The 2014 National Animal Health Monitoring System (NAHMS) dairy report shows that on average, 5.6 percent of all full-term pregnancies terminate in a dead calf. Dead on arrival (DOA) or stillborn calves are defined as being full-term but not surviving beyond 48 hours after birth. This average indicates there is a lot of room for improvement in the dairy industry.

Skidmore andy
Ruminant Technical Services / Lallemand Animal Nutrition
Andy Skidmore received his DVM from Kansas State University and his Ph.D. in animal sciences from...

The value of heifer and bull calves fluctuates with the market. So one might think that when markets are low, DOA calves are no big deal. When markets are high, however, it becomes a major concern because of calf value. The fallacy of this thinking is that a stillbirth or DOA calf has a much greater impact on the cow.

A Cornell study several years ago reported cows that experience stillbirths are at higher risks of culling and death. Average days open also increased by 88 days compared to cows that had live calves.

The value of heifer calves is very important, not only for their intrinsic market value, but also as replacements to maintain and increase herd size through internal growth. Figure 1 illustrates the projected growth of a herd comparing a 2 percent DOA rate to a 10 percent DOA rate given all other parameters stay the same for the 10-year time period.

Projected future herd size comparing two different DOA rates

By the end of 10 years, the herd with a 2 percent DOA rate would have an additional 592 calves born in the 10th year to either sell or continue growth of the herd.


Records showing an elevated DOA rate are an opportunity to review the dairy’s data and evaluate risk factors for DOAs. Once those risk factors are identified, appropriate interventions can be implemented. First, assess if the data is real. Too often, the data is altered in fear of negative consequences from management as a result of losing a heifer calf.

In this instance, the sex is changed to male in the records. The number of DOA male calves is a well-documented risk factor.

Other risk factors include:

  • Lactation number – first calving is a much higher risk
  • Dystocia/calving ease
  • Calving intervention
  • Gestation length (greater than 293 days)
  • Body condition score
  • Size of cow/heifer relative to size of calf
  • Twins

Many dairies practice “just in time” maternity management to better utilize resources. This requires a much higher level of supervision and better observational skills. The staff must be able to properly identify cows when calving is imminent and move them to a calving pen.

The risk of not-frequent-enough observation or skilled observation can cause cows to either calve in the wrong pen or be moved into a calving pen in the middle of the calving process (Stage 2 of parturition). Once a cow is into Stage 2 of parturition (feet showing), any disruption will stop the process, and it will take a little while to get started again.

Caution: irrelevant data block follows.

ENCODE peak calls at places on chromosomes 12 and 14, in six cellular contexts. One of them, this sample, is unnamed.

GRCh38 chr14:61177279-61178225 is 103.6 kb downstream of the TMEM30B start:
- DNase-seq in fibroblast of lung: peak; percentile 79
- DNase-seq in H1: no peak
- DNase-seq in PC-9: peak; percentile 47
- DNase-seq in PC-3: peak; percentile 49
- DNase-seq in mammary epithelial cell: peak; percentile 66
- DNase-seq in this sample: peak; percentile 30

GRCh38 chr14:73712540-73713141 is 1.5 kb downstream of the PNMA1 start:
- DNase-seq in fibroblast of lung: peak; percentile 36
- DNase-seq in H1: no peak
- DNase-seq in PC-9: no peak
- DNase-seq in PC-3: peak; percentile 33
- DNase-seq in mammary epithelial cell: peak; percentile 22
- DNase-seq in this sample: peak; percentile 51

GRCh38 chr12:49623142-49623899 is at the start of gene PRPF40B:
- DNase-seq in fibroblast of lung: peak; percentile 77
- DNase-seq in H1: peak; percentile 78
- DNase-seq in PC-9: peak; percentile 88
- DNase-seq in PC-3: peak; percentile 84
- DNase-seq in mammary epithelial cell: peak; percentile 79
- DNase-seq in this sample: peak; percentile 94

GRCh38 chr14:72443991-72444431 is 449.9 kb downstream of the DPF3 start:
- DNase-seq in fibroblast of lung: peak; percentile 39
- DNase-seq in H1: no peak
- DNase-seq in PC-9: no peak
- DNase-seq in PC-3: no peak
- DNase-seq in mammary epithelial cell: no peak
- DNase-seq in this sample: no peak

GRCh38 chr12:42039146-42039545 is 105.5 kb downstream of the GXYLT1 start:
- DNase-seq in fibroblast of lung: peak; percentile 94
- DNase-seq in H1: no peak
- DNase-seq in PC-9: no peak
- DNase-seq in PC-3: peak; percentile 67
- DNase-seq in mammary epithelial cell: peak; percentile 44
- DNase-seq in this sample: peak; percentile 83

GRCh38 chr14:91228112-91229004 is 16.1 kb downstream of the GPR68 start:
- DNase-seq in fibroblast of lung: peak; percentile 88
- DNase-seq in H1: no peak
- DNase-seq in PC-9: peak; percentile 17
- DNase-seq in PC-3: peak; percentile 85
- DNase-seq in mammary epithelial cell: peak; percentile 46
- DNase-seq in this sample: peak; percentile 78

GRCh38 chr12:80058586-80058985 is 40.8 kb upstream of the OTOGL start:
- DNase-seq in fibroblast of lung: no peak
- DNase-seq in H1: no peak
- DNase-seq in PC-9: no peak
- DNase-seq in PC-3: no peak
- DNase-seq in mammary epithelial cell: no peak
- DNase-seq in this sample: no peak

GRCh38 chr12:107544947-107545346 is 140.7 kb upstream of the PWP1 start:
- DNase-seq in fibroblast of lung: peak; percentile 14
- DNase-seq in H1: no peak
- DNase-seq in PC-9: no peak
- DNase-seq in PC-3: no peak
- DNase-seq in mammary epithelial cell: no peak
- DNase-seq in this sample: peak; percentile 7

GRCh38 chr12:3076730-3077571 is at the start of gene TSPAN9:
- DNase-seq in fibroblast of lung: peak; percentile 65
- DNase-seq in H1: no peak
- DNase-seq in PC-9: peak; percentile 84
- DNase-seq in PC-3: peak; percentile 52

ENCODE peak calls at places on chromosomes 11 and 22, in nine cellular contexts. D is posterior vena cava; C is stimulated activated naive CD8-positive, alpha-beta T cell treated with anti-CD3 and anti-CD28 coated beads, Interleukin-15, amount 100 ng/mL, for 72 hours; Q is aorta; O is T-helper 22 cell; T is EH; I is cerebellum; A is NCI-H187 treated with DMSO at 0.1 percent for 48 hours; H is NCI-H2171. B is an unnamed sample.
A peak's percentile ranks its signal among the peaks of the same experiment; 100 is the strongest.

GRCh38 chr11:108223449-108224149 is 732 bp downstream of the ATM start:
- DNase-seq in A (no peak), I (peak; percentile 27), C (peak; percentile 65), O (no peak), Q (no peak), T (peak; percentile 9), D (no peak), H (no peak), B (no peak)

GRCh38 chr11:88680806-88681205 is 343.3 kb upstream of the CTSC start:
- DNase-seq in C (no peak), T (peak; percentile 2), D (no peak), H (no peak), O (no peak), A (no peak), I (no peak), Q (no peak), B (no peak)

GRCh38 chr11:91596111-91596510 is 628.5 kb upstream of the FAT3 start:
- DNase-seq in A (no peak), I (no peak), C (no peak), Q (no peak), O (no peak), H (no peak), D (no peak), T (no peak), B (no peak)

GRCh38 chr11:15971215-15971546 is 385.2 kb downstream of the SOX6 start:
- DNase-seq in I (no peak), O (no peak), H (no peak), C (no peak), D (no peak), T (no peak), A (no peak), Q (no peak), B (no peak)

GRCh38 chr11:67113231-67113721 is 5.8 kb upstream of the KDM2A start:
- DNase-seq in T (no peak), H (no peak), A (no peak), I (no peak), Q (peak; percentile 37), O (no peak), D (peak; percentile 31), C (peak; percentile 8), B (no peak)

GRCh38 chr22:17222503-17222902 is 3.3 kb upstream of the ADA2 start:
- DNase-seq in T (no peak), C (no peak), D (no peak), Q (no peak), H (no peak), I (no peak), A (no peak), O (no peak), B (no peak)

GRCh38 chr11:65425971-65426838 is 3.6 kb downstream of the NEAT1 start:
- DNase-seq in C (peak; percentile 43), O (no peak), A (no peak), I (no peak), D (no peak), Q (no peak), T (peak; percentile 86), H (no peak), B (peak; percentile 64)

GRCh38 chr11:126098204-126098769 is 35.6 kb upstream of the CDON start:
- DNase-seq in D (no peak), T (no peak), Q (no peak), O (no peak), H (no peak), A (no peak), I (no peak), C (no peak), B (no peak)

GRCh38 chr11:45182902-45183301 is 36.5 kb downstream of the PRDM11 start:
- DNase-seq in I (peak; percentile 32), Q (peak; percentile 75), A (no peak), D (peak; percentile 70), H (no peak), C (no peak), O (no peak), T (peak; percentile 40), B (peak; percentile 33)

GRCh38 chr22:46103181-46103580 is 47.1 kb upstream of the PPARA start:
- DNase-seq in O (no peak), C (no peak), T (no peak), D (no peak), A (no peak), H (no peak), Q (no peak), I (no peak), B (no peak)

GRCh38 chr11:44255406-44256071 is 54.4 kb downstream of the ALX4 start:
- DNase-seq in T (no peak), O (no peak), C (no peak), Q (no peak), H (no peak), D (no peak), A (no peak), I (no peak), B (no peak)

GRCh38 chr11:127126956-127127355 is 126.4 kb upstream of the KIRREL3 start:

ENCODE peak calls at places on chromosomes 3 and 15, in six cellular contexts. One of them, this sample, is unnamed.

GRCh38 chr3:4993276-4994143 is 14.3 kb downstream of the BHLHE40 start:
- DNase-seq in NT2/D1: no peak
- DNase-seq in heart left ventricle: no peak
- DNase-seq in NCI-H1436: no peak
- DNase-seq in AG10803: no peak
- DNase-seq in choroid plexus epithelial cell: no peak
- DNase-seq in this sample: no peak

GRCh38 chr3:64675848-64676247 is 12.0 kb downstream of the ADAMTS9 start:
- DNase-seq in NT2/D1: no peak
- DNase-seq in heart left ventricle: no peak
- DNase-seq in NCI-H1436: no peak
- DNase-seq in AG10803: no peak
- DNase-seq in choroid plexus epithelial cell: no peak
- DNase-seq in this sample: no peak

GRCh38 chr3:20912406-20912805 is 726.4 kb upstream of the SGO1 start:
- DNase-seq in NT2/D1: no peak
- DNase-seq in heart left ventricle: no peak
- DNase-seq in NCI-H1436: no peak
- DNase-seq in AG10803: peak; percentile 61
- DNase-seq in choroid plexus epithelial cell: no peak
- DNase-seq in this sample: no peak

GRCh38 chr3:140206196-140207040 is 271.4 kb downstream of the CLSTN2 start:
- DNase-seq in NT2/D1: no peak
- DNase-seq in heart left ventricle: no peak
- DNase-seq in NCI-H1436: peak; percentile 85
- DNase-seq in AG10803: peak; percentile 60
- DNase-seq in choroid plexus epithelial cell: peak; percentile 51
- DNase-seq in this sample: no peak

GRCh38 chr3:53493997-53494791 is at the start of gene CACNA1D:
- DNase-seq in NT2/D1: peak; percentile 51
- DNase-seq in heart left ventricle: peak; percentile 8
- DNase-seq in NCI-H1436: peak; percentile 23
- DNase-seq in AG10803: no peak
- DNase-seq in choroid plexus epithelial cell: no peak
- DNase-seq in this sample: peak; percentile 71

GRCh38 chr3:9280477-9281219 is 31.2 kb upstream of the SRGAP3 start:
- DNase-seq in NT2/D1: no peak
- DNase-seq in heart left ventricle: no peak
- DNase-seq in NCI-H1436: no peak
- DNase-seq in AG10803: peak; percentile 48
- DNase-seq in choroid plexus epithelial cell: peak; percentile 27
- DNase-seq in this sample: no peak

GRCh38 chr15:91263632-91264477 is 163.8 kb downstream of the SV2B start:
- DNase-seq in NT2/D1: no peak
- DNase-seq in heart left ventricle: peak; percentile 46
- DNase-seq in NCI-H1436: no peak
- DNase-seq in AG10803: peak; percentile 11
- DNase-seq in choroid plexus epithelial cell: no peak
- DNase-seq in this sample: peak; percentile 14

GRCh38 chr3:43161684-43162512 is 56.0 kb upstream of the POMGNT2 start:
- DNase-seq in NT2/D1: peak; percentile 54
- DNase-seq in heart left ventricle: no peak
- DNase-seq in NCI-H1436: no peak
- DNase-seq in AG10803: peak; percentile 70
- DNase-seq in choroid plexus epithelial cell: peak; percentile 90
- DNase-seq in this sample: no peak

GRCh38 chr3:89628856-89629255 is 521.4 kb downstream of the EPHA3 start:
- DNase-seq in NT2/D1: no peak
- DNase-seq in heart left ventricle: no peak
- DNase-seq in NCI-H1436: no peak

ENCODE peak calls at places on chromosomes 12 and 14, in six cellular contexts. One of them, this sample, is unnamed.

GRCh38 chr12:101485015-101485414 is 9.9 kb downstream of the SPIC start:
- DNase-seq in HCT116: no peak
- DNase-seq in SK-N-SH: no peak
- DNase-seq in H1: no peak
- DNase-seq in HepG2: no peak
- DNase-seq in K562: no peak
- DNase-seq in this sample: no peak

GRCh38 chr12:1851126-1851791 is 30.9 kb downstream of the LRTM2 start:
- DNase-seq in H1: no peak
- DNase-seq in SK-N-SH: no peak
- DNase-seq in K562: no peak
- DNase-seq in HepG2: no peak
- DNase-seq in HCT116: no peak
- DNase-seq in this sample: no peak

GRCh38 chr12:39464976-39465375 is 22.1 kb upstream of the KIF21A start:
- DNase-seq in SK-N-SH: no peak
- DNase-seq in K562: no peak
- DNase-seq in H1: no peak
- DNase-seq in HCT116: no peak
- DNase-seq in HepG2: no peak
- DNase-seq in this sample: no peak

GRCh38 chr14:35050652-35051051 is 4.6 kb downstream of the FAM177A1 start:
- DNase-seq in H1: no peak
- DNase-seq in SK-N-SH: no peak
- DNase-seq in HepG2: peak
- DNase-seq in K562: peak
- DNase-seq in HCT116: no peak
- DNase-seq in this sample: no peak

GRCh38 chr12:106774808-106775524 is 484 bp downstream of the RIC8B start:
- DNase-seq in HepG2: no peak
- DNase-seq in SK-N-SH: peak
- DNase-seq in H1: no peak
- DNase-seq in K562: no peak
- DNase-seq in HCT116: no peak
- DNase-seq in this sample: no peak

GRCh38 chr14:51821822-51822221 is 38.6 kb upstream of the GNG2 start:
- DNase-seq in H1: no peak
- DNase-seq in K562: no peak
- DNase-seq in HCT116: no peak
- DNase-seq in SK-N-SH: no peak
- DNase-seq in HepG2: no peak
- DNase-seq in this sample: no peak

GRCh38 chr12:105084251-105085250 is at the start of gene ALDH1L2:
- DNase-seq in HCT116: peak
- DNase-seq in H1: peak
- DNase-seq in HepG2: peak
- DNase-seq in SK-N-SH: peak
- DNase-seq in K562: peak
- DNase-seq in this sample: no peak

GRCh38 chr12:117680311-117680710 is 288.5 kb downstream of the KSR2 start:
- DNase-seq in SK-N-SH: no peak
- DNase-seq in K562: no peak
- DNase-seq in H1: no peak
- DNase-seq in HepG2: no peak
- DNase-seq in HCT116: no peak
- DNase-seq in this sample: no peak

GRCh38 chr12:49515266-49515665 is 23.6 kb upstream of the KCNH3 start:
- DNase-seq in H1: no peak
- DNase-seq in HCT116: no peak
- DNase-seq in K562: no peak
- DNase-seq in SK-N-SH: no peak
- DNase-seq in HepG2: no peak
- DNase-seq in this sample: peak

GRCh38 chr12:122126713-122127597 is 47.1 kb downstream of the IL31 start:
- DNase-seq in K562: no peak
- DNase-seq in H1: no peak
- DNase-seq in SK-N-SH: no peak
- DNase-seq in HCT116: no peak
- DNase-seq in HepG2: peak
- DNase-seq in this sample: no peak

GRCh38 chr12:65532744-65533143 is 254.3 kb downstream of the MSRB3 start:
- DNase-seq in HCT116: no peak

This presents a larger risk when the observing staff notices calving has stopped and intervenes when it is not needed or are in a hurry because of other competing responsibilities.

The process of a normal birth is important to the survival of the calf. When birth occurs, the calf transitions from a total fluid environment within the cow to a total air environment where the calf must breathe, eat and heat itself. In this process, the lungs must be cleared of fluid, the umbilical cord is severed and the calf enters a colder atmosphere. When we speed this process up, the transition is negatively impacted.

As a quick review, there are three stages to calving or parturition. The first stage is dilation of the cervix and usually goes completely unobserved. The sensitivity of the uterus changes, as well as the rate and strength of contractions.

Some noticeable behavior changes include isolation (if possible), discomfort or nesting behavior. Toward the end of Stage 1 and beginning of Stage 2, more behavioral changes occur that are easily detected, such as an elevated tail, increased tail switching and mucus discharge.

Stage 2 is the actual delivery of the calf. It begins with fetal membranes entering the birth canal and ends when the calf is born. The entrance of fetal membranes stimulates final dilation of the cervix if not already complete. The calf appears in the birth canal with the front feet leading and the head quick to follow.

When the calf enters the birth canal, uterine contractions are stimulated to complete the delivery of the calf. The Stage 2 process is not long, and in mature cows, normally lasts about 30 minutes. For first-calf heifers, it can last about an hour.

Stage 3 of calving is the expulsion of fetal membranes. This will occur within eight to 12 hours after the calf is born.

There are several technologies on the market to provide alerts to managers and staff that calving is eminent. They each use different technologies to record and transmit behavior or physiological changes at calving. Each has its own advantages and disadvantages in providing clues to help “just in time” calving management.  end mark

Andrew L. Skidmore